Mystery Time! A Buzzy Book Wrap-Up

Let’s talk about a super hyped thriller and a new release that I may or may not have cheated and skipped 12 books to read? 

     Sometimes I read books by celebrities and I just shrug, sometimes I laugh and wonder

Bonfire.jpg
Highly Recommended for Thriller fans, or new to the genre readers

how much they paid to get this published, and sometimes I read it and think ‘Dammit, they shouldn’t have this much talent.’ In a disclaimer that last one almost never happens but here we are. Bonfire by Krysten Ritter was good guys, super good. This is what I wanted Girl on the ‘I’m Drunk the Whole Book Why Would Anyone Read this’ Train to be. It’s a complex, flawed and wonderful main character that just shines on the page. I routed for her and grumbled when she did stupid things but I still believed her.

Our hero Abby Williams is a lawyer returning to her hometown with baggage to spare, especially looped around the ‘In Crowd’ of high school and, and a quest. She’s determined to find out if a company that has basically taken over the town has broken environmental regulations. She believes them to be linked to a rash of sickness that broke out in her senior year and the mysterious fallout from that. As much as I loved this, I did see some twists coming but that’s okay. I didn’t see others and those were clever, so clever. This was a book I sank into. The pacing works great for huge chunks of reading, keeping you puzzled but giving you tiny pieces of the puzzle, tiny successes with more questions.

Even some of our secondary characters show the great complexity that Abby shows. Some of them did fall a bit flat, especially a few of the hotties that return from high school Abby’s dreams, but some of them still had that depth to them. I’ll also say I loved how this ended, I almost wish we had more about that and our ultimate ‘villain’. This was a lot of fun, I really recommend picking this one up if you enjoy the genre and even if you just want to try it.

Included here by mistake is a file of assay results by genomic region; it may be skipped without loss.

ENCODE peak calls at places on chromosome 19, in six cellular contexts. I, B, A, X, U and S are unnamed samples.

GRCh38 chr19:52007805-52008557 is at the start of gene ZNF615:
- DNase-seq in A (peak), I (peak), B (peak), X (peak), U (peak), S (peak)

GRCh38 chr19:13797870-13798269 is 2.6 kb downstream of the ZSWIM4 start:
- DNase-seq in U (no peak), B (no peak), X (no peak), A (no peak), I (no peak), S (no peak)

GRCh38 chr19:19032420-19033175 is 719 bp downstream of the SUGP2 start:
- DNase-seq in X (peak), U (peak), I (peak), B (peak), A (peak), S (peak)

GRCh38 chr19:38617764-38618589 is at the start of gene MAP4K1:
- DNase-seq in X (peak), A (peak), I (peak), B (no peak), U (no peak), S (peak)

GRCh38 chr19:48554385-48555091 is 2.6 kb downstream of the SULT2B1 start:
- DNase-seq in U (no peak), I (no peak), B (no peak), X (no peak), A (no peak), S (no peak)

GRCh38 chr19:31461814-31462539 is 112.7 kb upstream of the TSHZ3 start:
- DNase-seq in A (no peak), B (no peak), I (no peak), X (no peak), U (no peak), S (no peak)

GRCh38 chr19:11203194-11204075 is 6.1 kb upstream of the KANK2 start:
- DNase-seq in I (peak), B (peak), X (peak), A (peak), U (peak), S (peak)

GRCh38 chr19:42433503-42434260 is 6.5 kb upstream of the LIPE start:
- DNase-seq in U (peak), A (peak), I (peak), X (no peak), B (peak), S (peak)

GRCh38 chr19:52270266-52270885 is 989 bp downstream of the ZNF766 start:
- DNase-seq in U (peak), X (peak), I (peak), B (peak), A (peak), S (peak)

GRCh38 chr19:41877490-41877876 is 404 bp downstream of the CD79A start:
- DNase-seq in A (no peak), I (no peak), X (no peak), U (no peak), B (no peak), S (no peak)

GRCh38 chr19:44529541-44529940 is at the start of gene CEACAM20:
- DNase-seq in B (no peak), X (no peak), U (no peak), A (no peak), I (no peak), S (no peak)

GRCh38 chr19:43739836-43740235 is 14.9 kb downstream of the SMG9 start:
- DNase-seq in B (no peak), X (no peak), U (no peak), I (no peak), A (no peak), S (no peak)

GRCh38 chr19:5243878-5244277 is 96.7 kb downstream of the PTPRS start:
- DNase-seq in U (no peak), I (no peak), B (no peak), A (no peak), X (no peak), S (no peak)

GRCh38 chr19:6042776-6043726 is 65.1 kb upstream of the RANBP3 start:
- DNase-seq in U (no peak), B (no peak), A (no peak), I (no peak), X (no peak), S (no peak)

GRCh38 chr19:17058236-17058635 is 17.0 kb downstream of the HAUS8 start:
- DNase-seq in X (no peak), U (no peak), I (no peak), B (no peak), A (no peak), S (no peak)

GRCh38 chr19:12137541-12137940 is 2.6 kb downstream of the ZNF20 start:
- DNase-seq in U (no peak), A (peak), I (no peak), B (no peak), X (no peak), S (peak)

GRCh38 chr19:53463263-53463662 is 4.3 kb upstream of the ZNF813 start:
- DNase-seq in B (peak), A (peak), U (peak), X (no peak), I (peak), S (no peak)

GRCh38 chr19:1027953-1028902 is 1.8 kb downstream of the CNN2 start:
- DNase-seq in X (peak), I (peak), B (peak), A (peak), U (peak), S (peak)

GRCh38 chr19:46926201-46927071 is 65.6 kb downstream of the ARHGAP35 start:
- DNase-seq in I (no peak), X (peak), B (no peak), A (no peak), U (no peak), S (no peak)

Now, nine times out of ten I’m a ‘read the books in order or not at all’ kind of gal. I glasshouses.jpgabsolutely will not pick something up if I know it’s part of a series, even if it’s one of those loose series or a series of connected characters. I just bothers me to skip and miss out on little references and gems along the way. What I’m getting to is, I didn’t know that Glass Houses by Louise Penny was the 13th in a series till I was perhaps 80% of the way through. Surely, you’d say, you would have noticed! Nope, and that sirs and madams is the first very impressive facet of this book.

     You can read the blurb yourself but to make it short and sweet the story follows the man who leads (from what I can gather) the police force in two times. The first is during a murder trial, and the second is before the trial in the events leading up to the murder because the murder itself took place in his home town. There is a super creepy factor to the book in a type of figure (being vague here) that just stands through a good half the book till things come to a head – softly explode in the past version of the story. Then the present tense picks up it’s feet and reaches the climax. I’ve never read Louise Penny before but the truly impressive way she wove those two timelines together sold me.

     There is a good complicate mystery and creep factor to what seems like the focal point of the story but all the while it’s like she’s tinkering in the background. Dropping hints and information and slowly building the train that’s going to sweep you up (or under) into the climax. It could be that all the information I missed out on by not reading 13 books before this one really helped this one, or it could just be that impressive but whatever the reason I loved that. I’ve always heard the mark of a good series writer is if you can pick up anywhere and understand and I have to say that’s definitely these books. I also had no trouble getting involved in the characters because of the details she puts into the views and perspectives I was able to sink right in.

    It wasn’t a fast read, it’s not one you’re going to barrel through like the above, but if you enjoy and appreciate a slow burn with a great woven past/present mystery I highly recommend this. And obviously you can pick this up if you haven’t read any of the previous books.

 

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